The answer to this question is system-dependent and varies in its complexity from marking a task as ‘complete’ to a complete code refactor. Take a look at the systems you operate with day-to-day and identify what hygiene requirements might exist.
When someone takes a sales call, are they updating the CRM or just taking personal notes? The necessary outcome is updating the CRM so that everyone has visibility into the deal. This applies whether working remotely or in an office, but it’s especially important when working remotely because there are limited opportunities for follow up.
Get the right tools in place
Finding tools for remote work is about one thing: identifying the “digital equivalents” to in-office functions.
Team communication: Slack or another messaging app.
Calls: Slack (internal) and Zoom or another video conferencing app (internal and external).
Task management: Trello, Monday, Asana, JIRA, or another app.
Collaboration: G-Suite, Evernote, Microsoft Office 365, or similar.
Social Media Today published a guide of 50 tools for remote offices and remote workers that you can check out if you need tool ideas for a niche or specific purpose.
Don’t forget about mental health
People are living with families and friends in ways we have never done before. Health concerns remain top of mind as the pandemic continues. Stress is naturally high. For people who have never worked remotely or from home before, distractions are everywhere.
The same goes for you as a manager. You cannot forget about your mental health or the mental health of your team.
Here are two resources to look at:
- A remote entrepreneur’s guide to warding off anxiety and distraction while working remotely.
- A clinical psychologist’s guide to caring for mental health when in quarantine or isolation.
And as you think about ways to keep a check on employee mental health without overstepping boundaries, remember the number one thing a manager can do: Check in.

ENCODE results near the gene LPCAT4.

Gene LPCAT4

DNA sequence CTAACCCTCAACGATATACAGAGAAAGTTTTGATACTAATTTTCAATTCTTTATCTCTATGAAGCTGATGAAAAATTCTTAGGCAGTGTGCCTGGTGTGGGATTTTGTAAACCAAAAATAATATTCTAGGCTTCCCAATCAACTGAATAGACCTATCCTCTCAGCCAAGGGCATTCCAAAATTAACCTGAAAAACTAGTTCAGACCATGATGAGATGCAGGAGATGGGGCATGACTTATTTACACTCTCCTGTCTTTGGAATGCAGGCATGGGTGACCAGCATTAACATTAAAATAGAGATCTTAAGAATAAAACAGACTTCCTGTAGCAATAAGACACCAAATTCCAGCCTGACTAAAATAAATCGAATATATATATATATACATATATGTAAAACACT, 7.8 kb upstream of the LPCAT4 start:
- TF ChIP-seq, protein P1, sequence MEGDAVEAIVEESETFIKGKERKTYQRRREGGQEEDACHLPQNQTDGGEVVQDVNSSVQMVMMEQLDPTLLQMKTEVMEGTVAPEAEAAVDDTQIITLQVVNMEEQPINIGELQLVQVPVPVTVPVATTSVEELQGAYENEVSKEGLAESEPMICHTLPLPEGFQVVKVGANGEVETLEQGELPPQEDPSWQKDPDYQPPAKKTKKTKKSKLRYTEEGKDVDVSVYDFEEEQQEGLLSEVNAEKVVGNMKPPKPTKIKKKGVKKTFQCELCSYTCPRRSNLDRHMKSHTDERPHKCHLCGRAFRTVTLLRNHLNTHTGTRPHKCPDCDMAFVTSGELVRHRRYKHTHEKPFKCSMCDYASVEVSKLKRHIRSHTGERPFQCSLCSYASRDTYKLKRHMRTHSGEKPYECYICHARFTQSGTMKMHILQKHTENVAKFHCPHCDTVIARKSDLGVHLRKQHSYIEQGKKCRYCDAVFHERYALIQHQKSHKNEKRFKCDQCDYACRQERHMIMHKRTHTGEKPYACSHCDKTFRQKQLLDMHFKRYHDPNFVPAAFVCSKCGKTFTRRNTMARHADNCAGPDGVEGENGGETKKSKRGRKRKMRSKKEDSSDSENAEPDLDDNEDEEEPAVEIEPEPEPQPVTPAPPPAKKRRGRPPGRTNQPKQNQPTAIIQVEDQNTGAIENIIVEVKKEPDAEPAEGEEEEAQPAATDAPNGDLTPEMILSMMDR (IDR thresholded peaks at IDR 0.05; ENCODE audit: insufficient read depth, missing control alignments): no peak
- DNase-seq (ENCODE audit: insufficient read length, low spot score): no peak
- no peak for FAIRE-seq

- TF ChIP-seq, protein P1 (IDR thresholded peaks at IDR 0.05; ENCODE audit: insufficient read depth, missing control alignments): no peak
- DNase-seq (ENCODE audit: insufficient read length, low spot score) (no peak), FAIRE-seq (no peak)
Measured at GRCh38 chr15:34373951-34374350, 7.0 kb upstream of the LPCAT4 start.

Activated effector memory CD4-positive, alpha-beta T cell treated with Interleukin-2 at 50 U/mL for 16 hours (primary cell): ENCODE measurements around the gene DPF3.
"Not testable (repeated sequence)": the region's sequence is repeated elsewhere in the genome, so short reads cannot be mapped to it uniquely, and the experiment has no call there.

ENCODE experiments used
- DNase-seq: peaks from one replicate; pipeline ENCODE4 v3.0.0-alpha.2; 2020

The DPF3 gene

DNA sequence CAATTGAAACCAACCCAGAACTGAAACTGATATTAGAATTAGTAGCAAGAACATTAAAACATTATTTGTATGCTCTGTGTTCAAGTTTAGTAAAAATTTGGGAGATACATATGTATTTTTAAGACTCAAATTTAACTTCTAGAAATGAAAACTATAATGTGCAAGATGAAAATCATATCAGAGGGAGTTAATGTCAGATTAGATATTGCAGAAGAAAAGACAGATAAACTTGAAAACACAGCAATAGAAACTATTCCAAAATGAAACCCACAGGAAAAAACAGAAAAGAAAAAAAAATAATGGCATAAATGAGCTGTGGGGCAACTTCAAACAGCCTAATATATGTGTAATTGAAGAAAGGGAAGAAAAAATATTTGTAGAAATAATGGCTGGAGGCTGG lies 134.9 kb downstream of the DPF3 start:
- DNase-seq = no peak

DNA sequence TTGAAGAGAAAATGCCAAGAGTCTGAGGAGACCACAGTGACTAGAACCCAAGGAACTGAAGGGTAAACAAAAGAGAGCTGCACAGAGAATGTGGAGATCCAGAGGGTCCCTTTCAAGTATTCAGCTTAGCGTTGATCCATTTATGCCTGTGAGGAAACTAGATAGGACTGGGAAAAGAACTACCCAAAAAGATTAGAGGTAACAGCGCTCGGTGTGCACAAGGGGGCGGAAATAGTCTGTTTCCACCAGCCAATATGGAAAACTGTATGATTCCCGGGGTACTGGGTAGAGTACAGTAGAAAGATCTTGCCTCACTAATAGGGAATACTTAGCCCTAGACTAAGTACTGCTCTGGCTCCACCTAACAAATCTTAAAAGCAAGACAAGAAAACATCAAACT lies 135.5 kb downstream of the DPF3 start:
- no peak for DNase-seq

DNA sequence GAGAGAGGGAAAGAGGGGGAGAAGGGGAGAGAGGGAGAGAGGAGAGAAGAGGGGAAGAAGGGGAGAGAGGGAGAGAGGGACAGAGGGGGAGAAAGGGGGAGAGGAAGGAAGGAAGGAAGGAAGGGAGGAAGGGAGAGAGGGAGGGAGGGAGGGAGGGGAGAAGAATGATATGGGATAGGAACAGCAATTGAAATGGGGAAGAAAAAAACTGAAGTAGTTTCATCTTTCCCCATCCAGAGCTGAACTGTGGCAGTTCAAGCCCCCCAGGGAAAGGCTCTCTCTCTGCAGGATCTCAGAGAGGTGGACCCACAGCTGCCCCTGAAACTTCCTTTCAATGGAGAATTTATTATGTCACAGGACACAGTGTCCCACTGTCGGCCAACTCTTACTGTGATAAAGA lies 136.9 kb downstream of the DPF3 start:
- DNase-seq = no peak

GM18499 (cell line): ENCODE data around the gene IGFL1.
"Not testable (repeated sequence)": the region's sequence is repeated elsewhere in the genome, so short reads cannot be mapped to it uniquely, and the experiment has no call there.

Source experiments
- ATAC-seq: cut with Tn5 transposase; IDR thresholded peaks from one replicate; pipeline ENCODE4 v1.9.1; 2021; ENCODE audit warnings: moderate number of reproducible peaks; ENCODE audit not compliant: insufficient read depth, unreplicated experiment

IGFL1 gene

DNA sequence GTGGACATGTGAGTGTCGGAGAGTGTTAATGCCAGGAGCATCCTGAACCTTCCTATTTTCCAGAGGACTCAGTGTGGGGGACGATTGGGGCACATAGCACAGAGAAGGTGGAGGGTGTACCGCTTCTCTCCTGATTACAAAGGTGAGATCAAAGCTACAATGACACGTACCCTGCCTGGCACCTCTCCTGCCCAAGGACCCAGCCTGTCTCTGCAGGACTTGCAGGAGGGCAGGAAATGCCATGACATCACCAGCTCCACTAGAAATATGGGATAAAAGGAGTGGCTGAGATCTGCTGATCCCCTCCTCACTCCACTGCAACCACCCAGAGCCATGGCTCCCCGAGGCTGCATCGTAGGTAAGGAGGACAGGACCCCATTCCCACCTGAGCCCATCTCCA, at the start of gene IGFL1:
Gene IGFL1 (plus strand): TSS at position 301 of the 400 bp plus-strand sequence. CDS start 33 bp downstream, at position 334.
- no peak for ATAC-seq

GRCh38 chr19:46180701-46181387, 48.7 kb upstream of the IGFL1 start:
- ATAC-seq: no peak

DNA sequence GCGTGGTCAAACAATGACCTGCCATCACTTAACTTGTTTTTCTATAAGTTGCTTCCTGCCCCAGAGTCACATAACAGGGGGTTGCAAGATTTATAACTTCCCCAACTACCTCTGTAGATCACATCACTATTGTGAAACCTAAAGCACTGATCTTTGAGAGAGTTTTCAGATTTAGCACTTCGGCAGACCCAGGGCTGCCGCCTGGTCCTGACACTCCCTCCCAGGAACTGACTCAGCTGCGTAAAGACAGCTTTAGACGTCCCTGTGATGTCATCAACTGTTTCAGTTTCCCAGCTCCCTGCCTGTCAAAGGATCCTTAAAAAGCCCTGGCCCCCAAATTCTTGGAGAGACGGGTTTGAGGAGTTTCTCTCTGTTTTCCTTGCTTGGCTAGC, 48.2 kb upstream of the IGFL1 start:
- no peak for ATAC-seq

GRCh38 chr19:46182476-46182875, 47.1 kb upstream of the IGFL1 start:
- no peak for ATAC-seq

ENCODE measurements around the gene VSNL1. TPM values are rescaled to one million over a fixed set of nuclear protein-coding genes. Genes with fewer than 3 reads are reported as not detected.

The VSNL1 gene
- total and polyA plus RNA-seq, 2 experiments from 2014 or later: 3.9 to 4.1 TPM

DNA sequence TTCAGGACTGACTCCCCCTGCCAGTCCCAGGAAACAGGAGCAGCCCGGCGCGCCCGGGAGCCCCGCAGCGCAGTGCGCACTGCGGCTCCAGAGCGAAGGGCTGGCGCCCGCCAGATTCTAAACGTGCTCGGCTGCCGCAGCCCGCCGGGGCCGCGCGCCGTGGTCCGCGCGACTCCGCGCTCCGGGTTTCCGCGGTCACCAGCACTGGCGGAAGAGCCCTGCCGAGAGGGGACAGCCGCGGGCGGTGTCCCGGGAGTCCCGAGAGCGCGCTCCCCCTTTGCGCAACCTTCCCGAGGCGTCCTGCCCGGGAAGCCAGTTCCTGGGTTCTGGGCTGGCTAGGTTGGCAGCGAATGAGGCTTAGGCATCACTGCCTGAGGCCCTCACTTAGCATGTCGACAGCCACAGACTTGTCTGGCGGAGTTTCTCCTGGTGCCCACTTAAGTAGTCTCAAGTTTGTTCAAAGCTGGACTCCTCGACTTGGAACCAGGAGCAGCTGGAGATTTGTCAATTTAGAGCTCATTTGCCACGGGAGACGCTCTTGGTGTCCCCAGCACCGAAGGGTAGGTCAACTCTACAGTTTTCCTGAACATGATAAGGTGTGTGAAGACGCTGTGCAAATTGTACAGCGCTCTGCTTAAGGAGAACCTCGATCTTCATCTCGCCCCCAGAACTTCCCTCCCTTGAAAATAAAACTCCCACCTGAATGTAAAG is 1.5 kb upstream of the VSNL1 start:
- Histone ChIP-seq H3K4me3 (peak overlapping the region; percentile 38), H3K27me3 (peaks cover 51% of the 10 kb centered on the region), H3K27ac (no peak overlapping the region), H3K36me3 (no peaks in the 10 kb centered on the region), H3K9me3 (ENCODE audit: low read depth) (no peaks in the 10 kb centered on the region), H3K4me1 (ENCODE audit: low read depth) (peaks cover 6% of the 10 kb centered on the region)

Normally, this would be in-person. But in the remote world, the golden rule is camera on. Just be sure that you’re in a well-lit, clean area, and dressed professionally as you would normally in the office.
When managers check in with employees, it does two things:
- It sends a signal to the employee that they are cared about. It’s easy to forget this and feel alone, especially with the chaos in the world. A simple check in can make all the difference.
- It’s a social opportunity. Check-ins don’t have to be purely about work and, in fact, shouldn’t be. You don’t have to become best friends in the process – we understand there are professional boundaries to respect – but there can and should be time within check-ins to talk about the “new normal” and how everyone’s adjusting.
And finally: Share your insights and practices
Peerscale is first and foremost a community of entrepreneurs. We’re here to help each other. If you have an idea to share, please do. If you tried one of these tips before and noticed it won’t work without a certain condition, let us know. And if you have further questions, ask away.
We’re here for you in any way we can be. And we encourage you to be here for each other. If you can help, do it. And if you need help, ask.